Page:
Definition for gnomic (2 of 2)
Examples from the Web for gnomic
He would have looked very well as a priest: the shabby, gnomic variety one sees in small Italian towns.Iran’s Top Spy Is the Modern-Day Karla, John Le Carré’s Villainous Mastermind|Michael Weiss|July 2, 2014|DAILY BEAST
Dyer uses this kind of gnomic, prophetic, baffling language all the time, and it can be trying and vague.Geoff Dyer's 'The Missing of the Somme' Reconsidered|Louisa Thomas|November 11, 2011|DAILY BEAST
A few elements are combined into these hundred and seventy-six gnomic sentences.The Expositor's Bible: The Psalms, Volume III|Alexander Maclaren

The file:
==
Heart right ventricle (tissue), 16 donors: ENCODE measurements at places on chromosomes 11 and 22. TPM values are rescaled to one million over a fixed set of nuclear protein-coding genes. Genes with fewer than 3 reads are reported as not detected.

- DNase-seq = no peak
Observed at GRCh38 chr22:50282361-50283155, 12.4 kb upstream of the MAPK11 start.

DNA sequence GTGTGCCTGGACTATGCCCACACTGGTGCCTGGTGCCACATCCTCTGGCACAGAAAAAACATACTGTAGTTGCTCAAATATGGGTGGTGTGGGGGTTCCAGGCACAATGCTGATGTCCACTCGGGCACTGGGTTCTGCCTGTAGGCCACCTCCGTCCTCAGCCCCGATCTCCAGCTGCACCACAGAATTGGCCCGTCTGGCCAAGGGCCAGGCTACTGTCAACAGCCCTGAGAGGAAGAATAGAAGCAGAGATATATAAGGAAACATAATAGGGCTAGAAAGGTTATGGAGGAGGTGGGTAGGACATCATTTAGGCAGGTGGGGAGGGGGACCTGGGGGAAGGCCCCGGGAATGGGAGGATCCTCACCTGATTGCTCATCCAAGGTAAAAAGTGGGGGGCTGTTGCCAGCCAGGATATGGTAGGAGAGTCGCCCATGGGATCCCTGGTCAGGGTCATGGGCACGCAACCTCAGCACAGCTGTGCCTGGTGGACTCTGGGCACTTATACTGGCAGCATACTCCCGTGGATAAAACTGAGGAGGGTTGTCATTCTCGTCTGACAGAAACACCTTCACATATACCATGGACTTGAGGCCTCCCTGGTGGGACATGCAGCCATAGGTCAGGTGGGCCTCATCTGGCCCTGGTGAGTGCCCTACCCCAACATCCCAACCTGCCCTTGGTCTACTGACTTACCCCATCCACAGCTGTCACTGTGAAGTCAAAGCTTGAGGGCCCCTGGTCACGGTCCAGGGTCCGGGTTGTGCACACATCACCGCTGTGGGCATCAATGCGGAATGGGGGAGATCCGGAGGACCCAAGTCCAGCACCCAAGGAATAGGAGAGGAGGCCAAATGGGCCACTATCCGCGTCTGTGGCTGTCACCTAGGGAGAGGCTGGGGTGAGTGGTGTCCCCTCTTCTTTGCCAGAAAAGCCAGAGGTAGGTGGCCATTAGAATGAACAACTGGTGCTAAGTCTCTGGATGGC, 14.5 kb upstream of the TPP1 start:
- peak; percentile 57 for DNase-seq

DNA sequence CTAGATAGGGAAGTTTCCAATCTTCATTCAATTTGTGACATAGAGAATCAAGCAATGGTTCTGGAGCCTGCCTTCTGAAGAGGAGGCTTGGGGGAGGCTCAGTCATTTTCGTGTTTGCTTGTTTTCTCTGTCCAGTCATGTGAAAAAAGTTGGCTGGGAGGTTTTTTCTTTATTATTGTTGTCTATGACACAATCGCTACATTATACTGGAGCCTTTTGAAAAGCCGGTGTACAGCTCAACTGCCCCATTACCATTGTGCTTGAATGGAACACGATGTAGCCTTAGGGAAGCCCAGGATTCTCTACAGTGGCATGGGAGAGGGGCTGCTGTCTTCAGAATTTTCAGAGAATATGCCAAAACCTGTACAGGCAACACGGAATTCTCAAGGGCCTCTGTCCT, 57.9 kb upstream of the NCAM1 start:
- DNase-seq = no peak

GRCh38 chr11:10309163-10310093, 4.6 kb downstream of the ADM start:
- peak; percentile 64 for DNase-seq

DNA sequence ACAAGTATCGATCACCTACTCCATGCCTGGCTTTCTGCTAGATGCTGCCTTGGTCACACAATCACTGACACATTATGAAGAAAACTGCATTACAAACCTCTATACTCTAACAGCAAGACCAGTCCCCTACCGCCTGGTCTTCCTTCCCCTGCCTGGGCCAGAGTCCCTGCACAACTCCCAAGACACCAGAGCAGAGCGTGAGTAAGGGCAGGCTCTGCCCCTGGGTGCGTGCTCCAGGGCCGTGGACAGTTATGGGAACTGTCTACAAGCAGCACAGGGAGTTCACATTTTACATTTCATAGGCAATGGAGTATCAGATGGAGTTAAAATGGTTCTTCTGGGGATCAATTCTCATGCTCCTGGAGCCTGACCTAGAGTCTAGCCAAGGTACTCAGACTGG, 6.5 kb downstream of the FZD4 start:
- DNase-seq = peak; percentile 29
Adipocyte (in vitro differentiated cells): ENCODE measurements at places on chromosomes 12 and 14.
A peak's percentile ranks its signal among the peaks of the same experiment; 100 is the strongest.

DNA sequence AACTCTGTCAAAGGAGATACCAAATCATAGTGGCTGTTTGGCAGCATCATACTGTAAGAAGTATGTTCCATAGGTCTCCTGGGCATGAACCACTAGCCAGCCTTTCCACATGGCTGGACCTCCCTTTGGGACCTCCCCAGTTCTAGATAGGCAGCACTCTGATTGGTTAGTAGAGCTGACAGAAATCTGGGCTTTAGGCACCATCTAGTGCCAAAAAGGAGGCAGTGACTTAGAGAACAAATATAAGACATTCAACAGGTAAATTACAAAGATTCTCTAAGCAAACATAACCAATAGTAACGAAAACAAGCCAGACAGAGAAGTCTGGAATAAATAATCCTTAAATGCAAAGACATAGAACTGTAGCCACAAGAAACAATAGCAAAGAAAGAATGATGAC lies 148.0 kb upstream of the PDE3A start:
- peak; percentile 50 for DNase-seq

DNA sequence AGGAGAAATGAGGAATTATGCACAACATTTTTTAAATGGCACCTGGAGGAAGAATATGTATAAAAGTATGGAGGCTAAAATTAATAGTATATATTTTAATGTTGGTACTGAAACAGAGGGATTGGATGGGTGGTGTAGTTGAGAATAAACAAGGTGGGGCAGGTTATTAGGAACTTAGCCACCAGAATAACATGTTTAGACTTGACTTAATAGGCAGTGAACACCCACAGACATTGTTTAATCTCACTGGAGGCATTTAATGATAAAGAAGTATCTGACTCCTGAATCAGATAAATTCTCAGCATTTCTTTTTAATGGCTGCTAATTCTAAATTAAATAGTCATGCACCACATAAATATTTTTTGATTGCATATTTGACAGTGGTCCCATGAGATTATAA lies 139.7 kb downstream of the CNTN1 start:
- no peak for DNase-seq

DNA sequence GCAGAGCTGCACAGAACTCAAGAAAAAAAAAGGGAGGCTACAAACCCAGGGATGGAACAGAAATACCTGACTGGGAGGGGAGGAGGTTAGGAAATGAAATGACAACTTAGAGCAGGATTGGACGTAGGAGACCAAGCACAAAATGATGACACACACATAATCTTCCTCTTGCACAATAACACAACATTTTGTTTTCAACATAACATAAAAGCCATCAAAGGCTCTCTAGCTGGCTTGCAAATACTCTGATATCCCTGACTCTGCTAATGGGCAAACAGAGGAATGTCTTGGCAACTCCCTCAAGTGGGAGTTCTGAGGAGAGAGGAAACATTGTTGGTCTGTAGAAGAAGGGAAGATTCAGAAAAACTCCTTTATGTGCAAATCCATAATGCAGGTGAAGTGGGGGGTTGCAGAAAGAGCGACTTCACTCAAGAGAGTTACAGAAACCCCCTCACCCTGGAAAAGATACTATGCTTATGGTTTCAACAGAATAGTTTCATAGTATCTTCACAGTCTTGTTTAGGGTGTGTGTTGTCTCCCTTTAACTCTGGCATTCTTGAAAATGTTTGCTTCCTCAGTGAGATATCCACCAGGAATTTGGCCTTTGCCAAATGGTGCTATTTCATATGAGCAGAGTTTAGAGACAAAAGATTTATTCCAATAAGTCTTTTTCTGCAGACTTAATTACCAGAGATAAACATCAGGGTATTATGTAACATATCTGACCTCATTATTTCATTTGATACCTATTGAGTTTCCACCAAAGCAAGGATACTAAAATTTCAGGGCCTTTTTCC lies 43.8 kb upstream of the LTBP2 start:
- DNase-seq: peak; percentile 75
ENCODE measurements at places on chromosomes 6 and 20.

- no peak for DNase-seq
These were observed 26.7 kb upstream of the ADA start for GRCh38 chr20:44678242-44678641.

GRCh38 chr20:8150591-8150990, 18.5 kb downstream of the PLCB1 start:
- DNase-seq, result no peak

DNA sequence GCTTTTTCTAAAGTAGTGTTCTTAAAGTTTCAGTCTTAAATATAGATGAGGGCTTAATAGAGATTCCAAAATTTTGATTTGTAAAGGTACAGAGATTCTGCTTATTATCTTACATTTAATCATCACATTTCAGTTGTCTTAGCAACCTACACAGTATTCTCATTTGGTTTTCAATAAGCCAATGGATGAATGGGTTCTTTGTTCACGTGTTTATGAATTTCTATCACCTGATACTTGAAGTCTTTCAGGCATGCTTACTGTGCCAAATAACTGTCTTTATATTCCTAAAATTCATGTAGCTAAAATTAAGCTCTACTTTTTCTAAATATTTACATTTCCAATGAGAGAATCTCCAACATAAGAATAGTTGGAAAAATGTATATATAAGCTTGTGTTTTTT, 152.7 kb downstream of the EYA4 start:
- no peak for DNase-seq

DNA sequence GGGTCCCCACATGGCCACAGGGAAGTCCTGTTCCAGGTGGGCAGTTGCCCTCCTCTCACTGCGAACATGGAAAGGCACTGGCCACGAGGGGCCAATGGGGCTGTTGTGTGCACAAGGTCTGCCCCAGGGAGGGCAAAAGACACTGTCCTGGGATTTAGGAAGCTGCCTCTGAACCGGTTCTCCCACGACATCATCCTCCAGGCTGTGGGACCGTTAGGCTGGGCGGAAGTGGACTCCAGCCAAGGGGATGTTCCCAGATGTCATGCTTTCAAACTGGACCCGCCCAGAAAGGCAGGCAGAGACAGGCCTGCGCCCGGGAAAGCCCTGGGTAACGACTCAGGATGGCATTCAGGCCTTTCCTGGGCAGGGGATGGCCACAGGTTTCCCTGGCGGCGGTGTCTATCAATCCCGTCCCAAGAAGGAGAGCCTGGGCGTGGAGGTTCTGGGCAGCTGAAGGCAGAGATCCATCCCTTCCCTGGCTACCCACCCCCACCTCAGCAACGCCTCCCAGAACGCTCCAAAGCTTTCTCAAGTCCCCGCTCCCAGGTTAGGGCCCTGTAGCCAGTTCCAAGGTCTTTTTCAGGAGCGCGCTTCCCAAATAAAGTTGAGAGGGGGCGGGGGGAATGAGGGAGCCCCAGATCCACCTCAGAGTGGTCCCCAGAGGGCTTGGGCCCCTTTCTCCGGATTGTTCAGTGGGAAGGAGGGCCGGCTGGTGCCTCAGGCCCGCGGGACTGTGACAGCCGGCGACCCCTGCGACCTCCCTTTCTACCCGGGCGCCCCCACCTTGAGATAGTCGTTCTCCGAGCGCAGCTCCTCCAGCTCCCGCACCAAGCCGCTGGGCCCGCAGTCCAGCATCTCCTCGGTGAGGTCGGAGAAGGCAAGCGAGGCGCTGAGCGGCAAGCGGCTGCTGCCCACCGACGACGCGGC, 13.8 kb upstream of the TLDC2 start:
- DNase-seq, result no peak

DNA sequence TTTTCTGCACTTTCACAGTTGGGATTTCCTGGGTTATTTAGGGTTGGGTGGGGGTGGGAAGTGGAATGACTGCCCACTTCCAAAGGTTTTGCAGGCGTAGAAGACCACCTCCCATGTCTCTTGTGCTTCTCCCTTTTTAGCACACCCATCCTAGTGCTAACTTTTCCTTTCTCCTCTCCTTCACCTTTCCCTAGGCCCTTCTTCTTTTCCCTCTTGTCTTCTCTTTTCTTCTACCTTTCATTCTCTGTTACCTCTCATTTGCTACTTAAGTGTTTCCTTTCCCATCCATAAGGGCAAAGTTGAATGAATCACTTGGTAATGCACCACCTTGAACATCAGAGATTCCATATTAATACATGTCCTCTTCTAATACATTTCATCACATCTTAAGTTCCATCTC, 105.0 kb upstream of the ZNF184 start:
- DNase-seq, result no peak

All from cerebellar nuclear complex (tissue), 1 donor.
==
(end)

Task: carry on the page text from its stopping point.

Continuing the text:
The doubt of authorship which hangs over all the gnomic fragments warns us, therefore, to be cautious in ascribing them to Solon.Studies of the Greek Poets (Vol I of 2)|John Addington Symonds
His method is gnomic, laconic, oracular; never persuasive or plausible.Suspended Judgments|John Cowper Powys
The gnomic poetry comprises that section of Hebrew literature which contains pithy maxims or proverbs.Hebrew Humor and other Essays|Joseph Chotzner
As a gnomic writer Daniel approaches Chapman, but is far more musical and coherent.
British Dictionary definitions for gnomic
Word Origin and History for gnomic
"full of instructive sayings," 1815, from French gnomique (18c.) and directly from Late Latin gnomicus "concerned with maxims, didactic," from Greek gnomikos, from gnome "thought, opinion, maxim, intelligence," from root of gignoskein "to come to know" (see gnostic). English gnome meant "short, pithy statement of general truth" (1570s). Gnomical is attested from 1610s.